Weill Cornell Medicine Events

PINS: "Integrative Modeling of Human Brain Development and Neurodevelopment Disorders"

Bennett Novitch, Ph.D.
Professor and Ethel Scheibel Chair in Neuroscience
Department of Neurobiology
Broad Stem Cell Research Center
David Geffen School of Medicine at UCLA

The remarkable information processing capacity of the human brain is thought to derive from its enormous mass, cellular density, and structural complexity. Defects in brain growth and organization result in a host of neurodevelopmental disorders, neuropsychiatric diseases, and intellectual disabilities. A key step towards understanding the normal and abnormal functions of the brain thus lies in defining the mechanisms that control brain growth and neural circuit activities. Experimentally studying human brain development is inherently challenging. However, recent studies have demonstrated that some aspects of brain growth can be modeled through the directed differentiation of human pluripotent stem cells into 3-dimensional structures commonly referred to as organoids.  While significant progress has been made, many challenges remain including consistency and reproducibility in organoid production and formal demonstrations of the extent to which brain organoids accurately recapitulate human development and disease in vivo.  In my presentation, I will describe our work developing reliable organoid platforms, illustrate the similarities the developing human brain in vivo, and discuss our ongoing efforts to model neurodevelopmental disorders such as microcephaly, autism spectrum disorders, and epilepsy.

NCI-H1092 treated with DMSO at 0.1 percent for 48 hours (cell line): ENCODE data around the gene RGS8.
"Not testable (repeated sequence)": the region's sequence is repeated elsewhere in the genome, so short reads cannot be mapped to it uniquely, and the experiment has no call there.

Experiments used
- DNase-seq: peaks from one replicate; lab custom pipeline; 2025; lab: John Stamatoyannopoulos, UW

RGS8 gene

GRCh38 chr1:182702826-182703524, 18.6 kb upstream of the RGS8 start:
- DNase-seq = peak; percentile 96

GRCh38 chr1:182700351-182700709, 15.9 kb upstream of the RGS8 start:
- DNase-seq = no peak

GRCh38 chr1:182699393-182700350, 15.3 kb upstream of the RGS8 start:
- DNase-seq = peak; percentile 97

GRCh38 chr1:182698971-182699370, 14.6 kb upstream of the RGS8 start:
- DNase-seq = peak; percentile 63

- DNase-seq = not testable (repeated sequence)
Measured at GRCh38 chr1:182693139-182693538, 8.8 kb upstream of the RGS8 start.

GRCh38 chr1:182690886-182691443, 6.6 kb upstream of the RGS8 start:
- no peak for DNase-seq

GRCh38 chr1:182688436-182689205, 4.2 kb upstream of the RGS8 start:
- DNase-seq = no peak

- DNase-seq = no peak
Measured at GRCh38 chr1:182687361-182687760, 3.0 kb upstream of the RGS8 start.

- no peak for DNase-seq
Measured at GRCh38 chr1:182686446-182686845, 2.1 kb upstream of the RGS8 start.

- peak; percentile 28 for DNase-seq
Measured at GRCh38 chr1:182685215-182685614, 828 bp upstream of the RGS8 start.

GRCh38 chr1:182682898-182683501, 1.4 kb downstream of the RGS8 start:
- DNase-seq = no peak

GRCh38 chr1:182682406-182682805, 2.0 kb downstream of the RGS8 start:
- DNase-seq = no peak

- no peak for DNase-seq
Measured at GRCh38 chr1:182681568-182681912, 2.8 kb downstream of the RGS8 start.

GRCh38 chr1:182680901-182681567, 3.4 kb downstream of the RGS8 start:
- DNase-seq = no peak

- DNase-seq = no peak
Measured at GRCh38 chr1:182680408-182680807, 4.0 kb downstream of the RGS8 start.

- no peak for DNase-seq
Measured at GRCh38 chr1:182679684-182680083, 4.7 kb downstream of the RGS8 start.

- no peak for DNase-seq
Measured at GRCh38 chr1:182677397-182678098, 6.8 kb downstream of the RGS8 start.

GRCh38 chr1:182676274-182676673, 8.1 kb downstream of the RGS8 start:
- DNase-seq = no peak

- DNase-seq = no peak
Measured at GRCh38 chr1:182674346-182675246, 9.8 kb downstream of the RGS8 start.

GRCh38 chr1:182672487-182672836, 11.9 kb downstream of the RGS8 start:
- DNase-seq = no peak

References Cited: 

Watanabe M, Buth JE, Vishlaghi N, de la Torre-Ubieta L, Taxidis J, Khakh B, Coppola G, Pearson CA, Yamauchi K, Gong D, Dai X, Damoiseaux R, Aliyari R, Liebscher S, Schenke-Layland K, Caneda C, Huang EJ, Zhang Y, Cheng G, Geschwind DH, Golshani P, Sun R, Novitch BG. Self-organized cerebral organoids with human specific features predict effective drugs to combat Zika virus infection. Cell Rep. 2017; 21(2):517-532. https://doi.org/10.1016/j.celrep.2017.09.047.


Samarasinghe RA, Miranda OA, Buth JE, Mitchell S, Ferando I, Watanabe M, Allison TF, Kurdian A, Fotion NN, Gandal MJ, Golshani P, Plath K, Lowry WE, Parent JM, Mody I, Novitch BG. Identification of neural oscillations and epileptiform changes in human brain organoids. bioRxiv. 2021,820183. https://doi.org/10.1101/820183.


Watanabe M, Haney JR, Vishlaghi N, Turcios F, Buth JE, Gu W, Collier AJ, Miranda OA, Chen D, Sabri S, Clark AT, Plath K, Christofk HR, Gandal MJ, Novitch BG. TGFβ superfamily signaling regulates the state of human stem cell pluripotency and competency to create telencephalic organoids. bioRxiv, 2019; 875773. https://doi.org/10.1101/2019.12.13.875773.

Dial-In Information

email veb2012@med.cornell.edu for zoom link

Thursday, April 1, 2021 at 4:00pm to 5:00pm

Virtual Event
Event Type

Lecture/Seminar, Basic Science Lecture/Seminar


Brain and Mind Research Institute



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